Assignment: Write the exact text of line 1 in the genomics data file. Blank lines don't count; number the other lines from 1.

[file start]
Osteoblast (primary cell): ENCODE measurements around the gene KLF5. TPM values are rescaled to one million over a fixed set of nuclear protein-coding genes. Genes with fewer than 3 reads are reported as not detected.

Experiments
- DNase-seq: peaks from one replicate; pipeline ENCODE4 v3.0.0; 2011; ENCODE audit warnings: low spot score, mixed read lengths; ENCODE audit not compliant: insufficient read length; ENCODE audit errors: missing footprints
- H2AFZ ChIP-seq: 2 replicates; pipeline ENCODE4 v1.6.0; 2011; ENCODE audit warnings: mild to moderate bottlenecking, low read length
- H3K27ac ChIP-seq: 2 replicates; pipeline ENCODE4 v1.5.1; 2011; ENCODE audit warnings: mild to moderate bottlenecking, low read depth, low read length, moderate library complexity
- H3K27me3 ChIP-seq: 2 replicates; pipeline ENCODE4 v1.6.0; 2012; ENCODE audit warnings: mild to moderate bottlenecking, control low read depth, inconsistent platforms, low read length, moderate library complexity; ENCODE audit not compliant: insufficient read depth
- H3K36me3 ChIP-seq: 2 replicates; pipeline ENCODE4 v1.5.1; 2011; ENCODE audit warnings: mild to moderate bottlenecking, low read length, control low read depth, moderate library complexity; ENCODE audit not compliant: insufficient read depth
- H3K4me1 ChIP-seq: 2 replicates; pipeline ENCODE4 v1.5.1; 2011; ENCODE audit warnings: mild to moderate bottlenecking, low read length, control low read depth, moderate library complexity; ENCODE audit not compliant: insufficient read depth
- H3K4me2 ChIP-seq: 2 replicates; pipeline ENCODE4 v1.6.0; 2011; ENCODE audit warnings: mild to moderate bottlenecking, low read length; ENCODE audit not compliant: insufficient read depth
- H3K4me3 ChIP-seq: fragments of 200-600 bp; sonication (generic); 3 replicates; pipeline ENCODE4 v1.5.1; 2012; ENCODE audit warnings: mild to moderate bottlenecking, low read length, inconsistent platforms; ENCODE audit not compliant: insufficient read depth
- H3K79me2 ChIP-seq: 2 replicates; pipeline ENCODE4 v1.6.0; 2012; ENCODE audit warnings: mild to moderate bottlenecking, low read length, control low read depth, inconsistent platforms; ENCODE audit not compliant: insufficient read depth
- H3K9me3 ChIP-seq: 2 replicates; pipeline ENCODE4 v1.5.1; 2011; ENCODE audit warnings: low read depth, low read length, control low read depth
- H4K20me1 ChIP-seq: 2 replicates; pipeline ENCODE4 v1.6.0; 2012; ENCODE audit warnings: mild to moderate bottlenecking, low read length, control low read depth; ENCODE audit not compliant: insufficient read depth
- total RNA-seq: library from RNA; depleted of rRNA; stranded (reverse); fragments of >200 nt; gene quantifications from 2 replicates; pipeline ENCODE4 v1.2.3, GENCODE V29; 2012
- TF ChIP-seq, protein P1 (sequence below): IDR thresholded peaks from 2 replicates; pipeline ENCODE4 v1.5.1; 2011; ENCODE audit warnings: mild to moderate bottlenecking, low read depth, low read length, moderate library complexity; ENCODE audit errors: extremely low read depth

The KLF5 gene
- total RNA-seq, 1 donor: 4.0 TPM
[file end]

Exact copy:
Osteoblast (primary cell): ENCODE measurements around the gene KLF5. TPM values are rescaled to one million over a fixed set of nuclear protein-coding genes. Genes with fewer than 3 reads are reported as not detected.